If you are a parent who has just been given a recipe from your child's optometrist, chances are you are doing the task that is totally a lie. Now you need to pick a pair of Quest 2 prescription lenses for your kids. Your kids will be happy to wear prescription lenses. But don't worry, this guide will tell you some points on buying Quest 2 prescription lenses.
If your child's optometrist has prescribed powerful lenses to your child, it is likely that they'll be thick and heavy. In this kind of situation, it might be wise to choose smaller lenses of bigger sizes to balance the depth and weight. Smaller lenses have less higher-order aberrations near the edge of the lens, compared to their bigger counterparts of similar substances and prescriptions.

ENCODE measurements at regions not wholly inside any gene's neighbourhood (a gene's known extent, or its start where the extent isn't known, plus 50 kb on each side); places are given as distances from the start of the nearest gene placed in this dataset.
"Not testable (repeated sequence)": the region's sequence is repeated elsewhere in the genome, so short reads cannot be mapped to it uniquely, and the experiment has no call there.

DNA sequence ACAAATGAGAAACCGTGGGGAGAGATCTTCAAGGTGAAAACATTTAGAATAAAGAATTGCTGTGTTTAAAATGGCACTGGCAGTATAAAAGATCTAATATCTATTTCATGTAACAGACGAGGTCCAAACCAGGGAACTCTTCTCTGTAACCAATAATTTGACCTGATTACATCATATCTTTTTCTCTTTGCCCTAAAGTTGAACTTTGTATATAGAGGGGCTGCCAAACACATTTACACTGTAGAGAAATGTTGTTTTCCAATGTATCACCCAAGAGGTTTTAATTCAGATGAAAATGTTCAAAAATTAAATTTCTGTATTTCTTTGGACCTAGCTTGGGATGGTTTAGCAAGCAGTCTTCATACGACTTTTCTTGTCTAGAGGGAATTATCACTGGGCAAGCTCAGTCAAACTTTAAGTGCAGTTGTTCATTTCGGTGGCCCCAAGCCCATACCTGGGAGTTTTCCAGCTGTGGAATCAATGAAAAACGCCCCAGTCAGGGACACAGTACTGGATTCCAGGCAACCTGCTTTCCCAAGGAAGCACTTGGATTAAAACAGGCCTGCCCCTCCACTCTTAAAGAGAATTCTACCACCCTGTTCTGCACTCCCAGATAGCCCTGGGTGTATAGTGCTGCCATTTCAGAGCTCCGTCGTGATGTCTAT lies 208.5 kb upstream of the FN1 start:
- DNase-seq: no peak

Traditionally, prescription eyeglasses for kids have been made from plastic since the material makes them more powerful, lighter weight and less likely to be bent or broken. But many opticians are now offering a similar attribute in metal alloy frames. However, make sure that you consider your child's sensitivity and allergies prior to picking out the frame material.
The problem with baby glasses is that kids don't have a completely developed nose so they do not have a bridge to prevent glasses from slipping down their face. Therefore, the plastic framework must be carefully selected to accommodate the different bridges for every single kid. Metal frames, on the other hand, come with an adjustable nose pad that could fit almost every kid's nose bridge. You should keep these factors in mind when deciding on the ideal eyeglasses for your son or daughter.